4. Nelson was a transfer proceeding in which the Second Circuit was of the view that the district court, in analyzing “the nature of the offense alleged” (the second of the six statutory factors a district court must consider) “undertook an unwarranted examination of the strength of the government's evidence,” an “evaluation which served to minimize the seriousness of the offense and its importance in the overall assessment of interest of justice in this case.” 68 F.3d at 589. In order to guard against “unwarranted examination [by district courts in transfer proceedings] of the strength of the government's evidence,” the Second Circuit, citing In re Sealed Case, supra, and Doe (5th Cir.), supra, stated: “We think that it is the better practice for the district court simply to assume that, for the purposes of the transfer hearing, the juvenile committed the offense charged in the Information.” 68 F.3d at 589. We surmise that it was this statement by the Nelson court that led the district court in the case at bar to conclude that the Second Circuit's rule is that in a transfer proceeding the district court is required to assume the guilt of the accused juvenile. While the Second Circuit's language can be read as directive, we need not attempt to divine its meaning. As stated in the text, above, we follow the D.C. Circuit's view that a district court is free to assume the juvenile's guilt; however, we see no reason to require a district court to do so.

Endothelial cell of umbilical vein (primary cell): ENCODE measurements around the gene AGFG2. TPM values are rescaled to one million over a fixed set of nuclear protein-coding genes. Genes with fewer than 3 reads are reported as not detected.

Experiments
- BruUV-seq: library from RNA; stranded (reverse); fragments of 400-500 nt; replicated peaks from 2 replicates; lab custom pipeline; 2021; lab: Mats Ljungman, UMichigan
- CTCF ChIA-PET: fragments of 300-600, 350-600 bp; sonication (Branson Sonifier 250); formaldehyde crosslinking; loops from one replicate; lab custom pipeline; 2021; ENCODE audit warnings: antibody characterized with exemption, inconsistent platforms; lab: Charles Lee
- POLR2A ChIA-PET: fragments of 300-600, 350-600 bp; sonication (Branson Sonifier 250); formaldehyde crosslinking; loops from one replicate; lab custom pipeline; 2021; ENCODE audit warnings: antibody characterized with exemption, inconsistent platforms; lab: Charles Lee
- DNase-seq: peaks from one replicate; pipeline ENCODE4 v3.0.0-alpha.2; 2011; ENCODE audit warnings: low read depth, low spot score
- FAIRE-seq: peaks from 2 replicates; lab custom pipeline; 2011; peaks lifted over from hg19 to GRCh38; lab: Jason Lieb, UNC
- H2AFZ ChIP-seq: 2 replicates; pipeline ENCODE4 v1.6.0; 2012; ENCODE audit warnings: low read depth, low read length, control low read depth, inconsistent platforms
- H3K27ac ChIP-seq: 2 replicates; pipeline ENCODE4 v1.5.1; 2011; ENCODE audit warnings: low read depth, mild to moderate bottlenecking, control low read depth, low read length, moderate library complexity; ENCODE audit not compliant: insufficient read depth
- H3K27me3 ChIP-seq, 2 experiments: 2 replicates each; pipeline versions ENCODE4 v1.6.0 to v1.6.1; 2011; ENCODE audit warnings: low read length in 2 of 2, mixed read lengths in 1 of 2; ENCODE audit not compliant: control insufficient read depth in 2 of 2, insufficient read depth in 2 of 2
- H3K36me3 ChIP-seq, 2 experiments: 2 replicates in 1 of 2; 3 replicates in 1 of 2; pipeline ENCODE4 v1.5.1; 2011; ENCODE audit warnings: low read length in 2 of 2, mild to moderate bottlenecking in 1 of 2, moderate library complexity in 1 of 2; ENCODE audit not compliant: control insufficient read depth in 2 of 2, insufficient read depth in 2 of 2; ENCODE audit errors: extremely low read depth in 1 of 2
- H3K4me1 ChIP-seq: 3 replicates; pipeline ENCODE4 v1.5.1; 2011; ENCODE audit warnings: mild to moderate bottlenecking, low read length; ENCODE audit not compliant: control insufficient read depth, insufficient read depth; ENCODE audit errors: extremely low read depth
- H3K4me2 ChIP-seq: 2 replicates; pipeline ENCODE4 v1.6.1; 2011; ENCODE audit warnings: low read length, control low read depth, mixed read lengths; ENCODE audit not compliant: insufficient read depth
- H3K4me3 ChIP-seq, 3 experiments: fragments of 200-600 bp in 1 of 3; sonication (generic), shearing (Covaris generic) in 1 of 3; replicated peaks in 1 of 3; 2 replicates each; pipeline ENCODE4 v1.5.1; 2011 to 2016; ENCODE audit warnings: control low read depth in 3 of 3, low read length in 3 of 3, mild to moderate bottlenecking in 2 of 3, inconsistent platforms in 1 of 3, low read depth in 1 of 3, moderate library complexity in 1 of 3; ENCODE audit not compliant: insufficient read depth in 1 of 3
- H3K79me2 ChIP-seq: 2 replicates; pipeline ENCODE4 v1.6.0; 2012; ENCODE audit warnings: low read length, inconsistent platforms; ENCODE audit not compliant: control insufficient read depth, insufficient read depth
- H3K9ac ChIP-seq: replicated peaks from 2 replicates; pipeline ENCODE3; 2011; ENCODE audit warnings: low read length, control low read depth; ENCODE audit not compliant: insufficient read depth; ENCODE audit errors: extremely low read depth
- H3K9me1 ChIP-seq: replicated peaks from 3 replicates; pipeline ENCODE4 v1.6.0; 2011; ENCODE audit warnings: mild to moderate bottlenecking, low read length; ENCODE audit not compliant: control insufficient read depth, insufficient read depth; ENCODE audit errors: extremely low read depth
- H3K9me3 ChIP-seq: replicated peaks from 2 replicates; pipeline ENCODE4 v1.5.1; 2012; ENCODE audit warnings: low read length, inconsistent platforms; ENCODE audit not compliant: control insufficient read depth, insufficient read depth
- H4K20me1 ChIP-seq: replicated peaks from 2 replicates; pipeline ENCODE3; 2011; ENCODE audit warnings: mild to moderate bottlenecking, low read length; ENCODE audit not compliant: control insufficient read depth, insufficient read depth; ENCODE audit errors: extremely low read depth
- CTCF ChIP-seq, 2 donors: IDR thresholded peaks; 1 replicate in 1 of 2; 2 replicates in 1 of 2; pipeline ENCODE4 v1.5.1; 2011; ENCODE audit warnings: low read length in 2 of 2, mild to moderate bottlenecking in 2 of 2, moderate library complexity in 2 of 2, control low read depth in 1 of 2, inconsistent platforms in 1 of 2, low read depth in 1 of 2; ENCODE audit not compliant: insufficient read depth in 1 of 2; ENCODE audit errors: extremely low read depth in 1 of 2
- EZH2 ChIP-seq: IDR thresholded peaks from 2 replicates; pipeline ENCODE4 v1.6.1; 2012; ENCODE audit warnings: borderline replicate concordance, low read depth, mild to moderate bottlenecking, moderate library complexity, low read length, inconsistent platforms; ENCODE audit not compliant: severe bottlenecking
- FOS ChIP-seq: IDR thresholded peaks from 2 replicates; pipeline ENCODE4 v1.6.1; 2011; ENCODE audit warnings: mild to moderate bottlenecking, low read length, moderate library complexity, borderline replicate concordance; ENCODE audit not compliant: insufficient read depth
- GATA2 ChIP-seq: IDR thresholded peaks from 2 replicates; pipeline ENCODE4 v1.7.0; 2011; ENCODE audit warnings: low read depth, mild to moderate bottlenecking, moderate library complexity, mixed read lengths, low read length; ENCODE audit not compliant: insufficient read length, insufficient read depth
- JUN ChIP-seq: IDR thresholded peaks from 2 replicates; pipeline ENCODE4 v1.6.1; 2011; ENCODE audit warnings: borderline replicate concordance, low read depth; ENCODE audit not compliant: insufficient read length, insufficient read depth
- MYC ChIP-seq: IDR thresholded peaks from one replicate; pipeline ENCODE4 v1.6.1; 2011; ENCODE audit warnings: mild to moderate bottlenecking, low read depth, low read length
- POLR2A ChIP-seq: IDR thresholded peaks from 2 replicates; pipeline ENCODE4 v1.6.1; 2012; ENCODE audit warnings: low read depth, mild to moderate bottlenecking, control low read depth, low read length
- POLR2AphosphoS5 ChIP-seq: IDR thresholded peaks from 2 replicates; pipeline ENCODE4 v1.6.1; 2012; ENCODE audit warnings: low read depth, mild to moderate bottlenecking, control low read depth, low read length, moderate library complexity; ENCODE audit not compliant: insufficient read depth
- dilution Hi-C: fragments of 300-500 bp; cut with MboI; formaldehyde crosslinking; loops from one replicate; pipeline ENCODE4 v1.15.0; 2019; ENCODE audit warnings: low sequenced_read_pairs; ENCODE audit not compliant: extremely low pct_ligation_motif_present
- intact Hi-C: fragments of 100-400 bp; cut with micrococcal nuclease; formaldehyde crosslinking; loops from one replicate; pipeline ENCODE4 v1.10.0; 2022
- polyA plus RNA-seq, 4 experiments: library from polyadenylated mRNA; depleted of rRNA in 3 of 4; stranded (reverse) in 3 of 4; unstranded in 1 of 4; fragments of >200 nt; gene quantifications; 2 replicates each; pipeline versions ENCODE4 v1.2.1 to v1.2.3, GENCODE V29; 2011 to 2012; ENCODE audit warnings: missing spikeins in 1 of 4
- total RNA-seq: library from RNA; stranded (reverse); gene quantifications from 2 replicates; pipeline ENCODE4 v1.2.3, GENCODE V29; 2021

5. See note 4, supra.
POLLAK, District Judge:
A free source of state and federal court opinions, state laws, and the United States Code. For more information about the legal concepts addressed by these cases and statutes visit FindLaw's Learn About the Law.
Docket No: No. 05-30410.
Decided: June 22, 2006
Court: United States Court of Appeals,Ninth Circuit.
Search our directory by legal issue
Enter information in one or both fields (Required)
FindLaw for Legal Professionals
Search our directory by legal issue
Enter information in one or both fields (Required)